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What is guilt?

Guilt, like shame, embarrassment, and even pride, is a “self-conscious” emotion. This means that it affects our self-esteem or the way we feel about ourselves. When we hurt someone else or do something bad, we may experience an uncomfortable, negative feeling. We may experience regret or even think negatively of ourselves. Despite how uncomfortable it may feel to experience guilt, the discomfort we feel may actually do some good. We may try to apologize or right the wrong in order to overcome the guilt. Guilt is often confused with shame, and though the two are similar, they are different emotions. Guilt is often associated with a specific action, whereas shame is typically associated with more global feelings about oneself.

How does guilt affect me?

If you’ve ever experienced guilt, you are aware of how powerful and complex of an emotion it can be. Guilt can often feel like several emotions like anger, frustration, worry, and sadness. It can also lead to physiological symptoms like insomnia and changes in appetite or eating habits. For example, someone who cheated on a test may feel guilty, lose their appetite, have trouble sleeping, and even feel anxious or depressed. It’s common for everyone to experience some guilt from time to time. However, severe or persistent guilt has often been associated with mental health issues such as OCD, anxiety, and depression.

How can I combat guilt?

If you find that you are consistently experiencing guilt, it’s quite possible that there may be an underlying issue. There are several ways that we can manage feelings of guilt. If your guilt is stemming from something bad you did, apologizing can be helpful. If your guilt is related to self-esteem, journaling and practicing self-forgiveness can be effective ways to let go of some of the guilt you may be dealing with. Finally, working with your therapist can help with this as well. They can teach you different ways to cope and combat guilt.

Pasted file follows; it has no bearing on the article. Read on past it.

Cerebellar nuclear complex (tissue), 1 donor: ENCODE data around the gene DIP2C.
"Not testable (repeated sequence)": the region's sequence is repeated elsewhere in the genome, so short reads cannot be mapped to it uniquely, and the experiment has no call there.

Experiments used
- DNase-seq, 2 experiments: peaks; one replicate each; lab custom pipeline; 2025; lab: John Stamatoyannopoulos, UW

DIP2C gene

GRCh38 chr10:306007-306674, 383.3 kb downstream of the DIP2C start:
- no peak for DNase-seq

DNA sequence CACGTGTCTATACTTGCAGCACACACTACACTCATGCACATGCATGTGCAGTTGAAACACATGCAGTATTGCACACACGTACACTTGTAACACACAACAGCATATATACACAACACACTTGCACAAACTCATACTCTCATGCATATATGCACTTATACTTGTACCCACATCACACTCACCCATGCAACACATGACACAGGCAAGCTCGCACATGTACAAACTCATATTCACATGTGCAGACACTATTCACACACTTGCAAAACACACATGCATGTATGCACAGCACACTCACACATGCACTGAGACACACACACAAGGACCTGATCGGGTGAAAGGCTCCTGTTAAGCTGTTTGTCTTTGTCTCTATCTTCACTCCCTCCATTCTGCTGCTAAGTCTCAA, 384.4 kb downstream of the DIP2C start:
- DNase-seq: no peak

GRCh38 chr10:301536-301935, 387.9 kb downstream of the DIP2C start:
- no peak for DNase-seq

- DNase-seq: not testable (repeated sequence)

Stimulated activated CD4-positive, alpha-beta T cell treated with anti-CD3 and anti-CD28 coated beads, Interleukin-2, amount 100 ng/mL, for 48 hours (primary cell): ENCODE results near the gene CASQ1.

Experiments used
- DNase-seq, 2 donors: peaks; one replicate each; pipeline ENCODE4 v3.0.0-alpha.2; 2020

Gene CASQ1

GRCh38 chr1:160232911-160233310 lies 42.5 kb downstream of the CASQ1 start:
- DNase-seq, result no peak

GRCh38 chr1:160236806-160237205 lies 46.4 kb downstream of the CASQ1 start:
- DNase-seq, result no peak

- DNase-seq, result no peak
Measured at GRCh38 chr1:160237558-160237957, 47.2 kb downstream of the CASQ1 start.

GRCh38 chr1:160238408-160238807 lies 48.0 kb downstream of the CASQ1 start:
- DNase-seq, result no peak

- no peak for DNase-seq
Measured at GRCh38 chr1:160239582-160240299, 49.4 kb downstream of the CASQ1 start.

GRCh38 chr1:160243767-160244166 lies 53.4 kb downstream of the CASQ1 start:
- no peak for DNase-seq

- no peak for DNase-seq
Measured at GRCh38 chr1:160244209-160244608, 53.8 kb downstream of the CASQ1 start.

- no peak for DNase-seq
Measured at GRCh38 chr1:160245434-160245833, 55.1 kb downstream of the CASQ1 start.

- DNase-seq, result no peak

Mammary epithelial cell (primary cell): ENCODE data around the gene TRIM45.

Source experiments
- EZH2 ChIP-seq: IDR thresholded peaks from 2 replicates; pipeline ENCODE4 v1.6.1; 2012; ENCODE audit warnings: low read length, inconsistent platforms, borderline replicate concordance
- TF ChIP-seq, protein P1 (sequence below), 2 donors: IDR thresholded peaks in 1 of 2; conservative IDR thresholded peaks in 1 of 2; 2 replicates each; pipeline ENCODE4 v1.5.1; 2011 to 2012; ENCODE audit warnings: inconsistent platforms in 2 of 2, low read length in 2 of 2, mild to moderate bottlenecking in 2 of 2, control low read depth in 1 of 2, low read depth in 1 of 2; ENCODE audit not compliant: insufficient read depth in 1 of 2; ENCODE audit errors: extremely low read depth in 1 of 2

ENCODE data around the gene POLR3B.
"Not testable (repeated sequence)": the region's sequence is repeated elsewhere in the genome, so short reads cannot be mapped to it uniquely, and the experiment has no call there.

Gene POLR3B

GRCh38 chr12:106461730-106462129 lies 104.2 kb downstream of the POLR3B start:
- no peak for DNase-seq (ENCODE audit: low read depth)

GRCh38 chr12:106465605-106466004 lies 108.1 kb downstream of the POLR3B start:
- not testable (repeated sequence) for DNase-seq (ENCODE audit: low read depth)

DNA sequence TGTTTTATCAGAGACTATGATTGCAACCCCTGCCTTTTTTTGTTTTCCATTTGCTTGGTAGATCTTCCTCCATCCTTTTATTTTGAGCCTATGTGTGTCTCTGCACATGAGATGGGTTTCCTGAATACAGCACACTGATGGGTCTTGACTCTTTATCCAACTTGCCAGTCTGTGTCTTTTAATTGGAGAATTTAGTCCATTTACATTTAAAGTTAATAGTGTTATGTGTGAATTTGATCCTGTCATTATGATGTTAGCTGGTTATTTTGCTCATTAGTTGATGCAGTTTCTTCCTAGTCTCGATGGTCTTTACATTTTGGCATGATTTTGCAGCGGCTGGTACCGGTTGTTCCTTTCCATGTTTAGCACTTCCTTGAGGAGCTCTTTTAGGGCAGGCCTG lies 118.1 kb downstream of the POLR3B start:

This page is also part of the Roamers Therapy Glossary; a collection of mental-health related definitions that are written by our therapists.

While our offices are currently located at the South Loop neighborhood of Downtown Chicago, Illinois, we also welcome and serve clients for online therapy from anywhere in Illinois and Washington, D.C. Clients from the Chicagoland area may choose in-office or online therapy and usually commute from surrounding areas such as River North, West Loop, Gold Coast, Old Town, Lincoln Park, Lake View, Rogers Park, Logan Square, Pilsen, Bridgeport, Little Village, Bronzeville, South Shore, Hyde Park, Back of the Yards, Wicker Park, Bucktown and many more. You can visit our contact page to access detailed information on our office location.